All of The Fox’s Thoughts, designs, blogs, posts, tweets, pix and pins can be found here…

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The Fox’s Finery: Pen & Paper

September 7, 2014 § Leave a comment

poe blog

We live in an age of ever evolving technologies. A slightly different push-button age then foretold in the sci-fi movies of old. Our fridges can teach us how to cook, our bathroom mirrors forecast the weather and all around us people stare at the latest hi-def, touch-screen, led & lcd & retina blah blah blahs all day long. The Fox is certainly guilty of checking his phone one too many times a day, through one too many meals, but he would like to take a few steps back – to an era of pen & paper.

As wonderful as laptops, tablets and smart phones are for productivity, connectivity and creativity – The Fox has begun to feel a little less creative, a little less in-touch and certainly a little lazy. It’s become too easy to search and buy and ship – instead of building or making, too easy to “like” a photo – instead of calling or seeing someone and hearing the story behind a vacation photo, too easy to look up a recipe – instead of creating one from scratch. Bearing in mind The Fox appreciates that he could not so easily draft, publish and distribute a paper newsletter on a weekly basis – he would like to (electronically) state his case that a fine pen and a great piece of paper still have a place in this world.

pen blog

The pen. Simply defined it is an instrument designed to apply ink to a surface. Pretty basic and there have been so few advances since the first reed pens were dipped in ink roughly 5,000 years ago. People have been writing with nib-tipped reed, quill and dip pens for thousands of years. The earliest record of a reservoir pen dates to the 10th century, with pens slowly evolving from similar plans over the ensuing five centuries. Thanks to the industrial revolution, fountain pen nibs became incredibly cheap to produce; allowing people who could not previously afford to write – the opportunity to do so – and at the same time encouraging the development of education and literacy. The ballpoint pen first arrived in 1888, and its popularity soared in the 1940s. Since 1963 the rollerball, or gel, pen has also stolen the hearts of many a writer.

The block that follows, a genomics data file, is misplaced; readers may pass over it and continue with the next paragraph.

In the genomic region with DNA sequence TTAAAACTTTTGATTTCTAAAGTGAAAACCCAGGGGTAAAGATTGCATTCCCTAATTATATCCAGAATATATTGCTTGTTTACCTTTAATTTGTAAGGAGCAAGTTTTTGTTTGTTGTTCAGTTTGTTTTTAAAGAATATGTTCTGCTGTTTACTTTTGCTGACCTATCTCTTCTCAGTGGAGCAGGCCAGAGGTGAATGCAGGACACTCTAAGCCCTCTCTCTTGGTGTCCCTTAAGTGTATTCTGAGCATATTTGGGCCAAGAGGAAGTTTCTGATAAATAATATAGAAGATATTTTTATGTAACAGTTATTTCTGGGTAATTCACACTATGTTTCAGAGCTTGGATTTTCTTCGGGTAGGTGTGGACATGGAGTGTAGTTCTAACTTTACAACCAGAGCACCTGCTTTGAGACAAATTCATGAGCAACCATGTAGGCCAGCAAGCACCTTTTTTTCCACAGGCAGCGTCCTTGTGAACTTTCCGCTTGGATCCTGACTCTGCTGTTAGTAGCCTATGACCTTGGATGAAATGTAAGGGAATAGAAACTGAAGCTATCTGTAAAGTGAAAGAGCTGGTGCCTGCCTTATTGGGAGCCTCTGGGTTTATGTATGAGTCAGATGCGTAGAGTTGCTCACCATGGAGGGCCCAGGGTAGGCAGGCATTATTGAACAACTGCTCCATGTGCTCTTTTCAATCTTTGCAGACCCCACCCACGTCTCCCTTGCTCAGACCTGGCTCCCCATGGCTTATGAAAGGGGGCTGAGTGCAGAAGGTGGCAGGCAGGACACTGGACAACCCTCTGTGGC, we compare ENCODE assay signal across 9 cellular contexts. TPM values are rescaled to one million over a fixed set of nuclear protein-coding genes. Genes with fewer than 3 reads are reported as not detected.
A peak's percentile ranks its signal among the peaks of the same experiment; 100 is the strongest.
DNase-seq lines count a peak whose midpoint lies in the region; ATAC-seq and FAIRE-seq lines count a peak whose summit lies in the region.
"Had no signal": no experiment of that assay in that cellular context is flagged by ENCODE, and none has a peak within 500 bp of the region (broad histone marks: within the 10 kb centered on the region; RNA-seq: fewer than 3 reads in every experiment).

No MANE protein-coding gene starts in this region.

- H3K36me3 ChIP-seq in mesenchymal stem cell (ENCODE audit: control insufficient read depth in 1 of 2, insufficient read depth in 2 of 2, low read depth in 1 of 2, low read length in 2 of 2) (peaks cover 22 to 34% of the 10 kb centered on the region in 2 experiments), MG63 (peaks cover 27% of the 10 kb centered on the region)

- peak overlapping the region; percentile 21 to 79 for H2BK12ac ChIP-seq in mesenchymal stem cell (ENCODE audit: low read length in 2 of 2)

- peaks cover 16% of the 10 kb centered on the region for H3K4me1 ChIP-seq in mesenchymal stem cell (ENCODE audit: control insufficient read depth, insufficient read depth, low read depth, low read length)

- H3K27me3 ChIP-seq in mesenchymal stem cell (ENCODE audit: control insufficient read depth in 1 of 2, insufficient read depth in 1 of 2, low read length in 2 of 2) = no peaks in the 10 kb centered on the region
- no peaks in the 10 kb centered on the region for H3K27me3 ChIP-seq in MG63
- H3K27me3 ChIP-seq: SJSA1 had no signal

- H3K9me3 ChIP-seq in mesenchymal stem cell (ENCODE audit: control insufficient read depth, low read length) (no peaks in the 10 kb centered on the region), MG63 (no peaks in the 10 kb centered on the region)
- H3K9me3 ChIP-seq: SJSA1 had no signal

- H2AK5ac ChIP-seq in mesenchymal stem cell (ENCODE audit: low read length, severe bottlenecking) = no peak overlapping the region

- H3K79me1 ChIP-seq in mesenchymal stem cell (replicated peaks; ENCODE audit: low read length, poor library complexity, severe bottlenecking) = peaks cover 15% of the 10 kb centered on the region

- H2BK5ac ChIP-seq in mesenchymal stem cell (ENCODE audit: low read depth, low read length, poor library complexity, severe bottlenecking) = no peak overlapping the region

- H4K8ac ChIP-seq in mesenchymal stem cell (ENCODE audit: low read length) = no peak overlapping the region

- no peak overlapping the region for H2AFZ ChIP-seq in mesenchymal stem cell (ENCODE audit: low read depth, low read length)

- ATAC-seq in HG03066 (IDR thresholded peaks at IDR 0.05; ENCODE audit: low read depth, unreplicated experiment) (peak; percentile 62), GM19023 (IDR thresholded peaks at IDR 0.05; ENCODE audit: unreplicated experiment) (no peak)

With all of this said, The Fox is most concerned with bringing the fountain pen back into your life. Sure, it’s tough to beat the ease and price of a humble BIC Soft Feel at 53¢ a pop. But there is something to be said for writing with an implement whose technology has remained virtually unchanged for centuries.

The world of fountain pens is a rabbit hole to be sure. A strange and wondrous learning curve awaits as you begin to explore the many makers, the disposable vs the luxurious, the types of nibs and why writing with gold is something to behold. And the inks, my god the inks. There is a certain thrill as you draw the first pull of ink into your pen, as you marvel at how the nib is fed the ink, as you put nib to paper and feel how easily it flows, how the ink wants you to write your next great work.

Or your next great shopping list.

The point is, the feel of writing with a fountain pen, is just that – it is a feeling. It takes a little getting used to. You don’t have to force the ink with the pressure necessary when using a ballpoint or even a rollerball. You may end up with some ink on your fingers if you’re not careful. You may realize that you have to adjust how you hold your pen and you may get some strange looks; but writing with a fountain pen makes writing more enjoyable. Now, you may ask, how do you get that feeling?

There are many makers, many different looks, price levels and nibs to consider. There are a dizzying variety of inks. The Fox recommends starting with a pen that looks great – one that makes you excited to carry it with you always. If you find a pen you love to look at, you will want to write more.
Check out the links below for some great fountain pen learning and shopping resources.

paper blog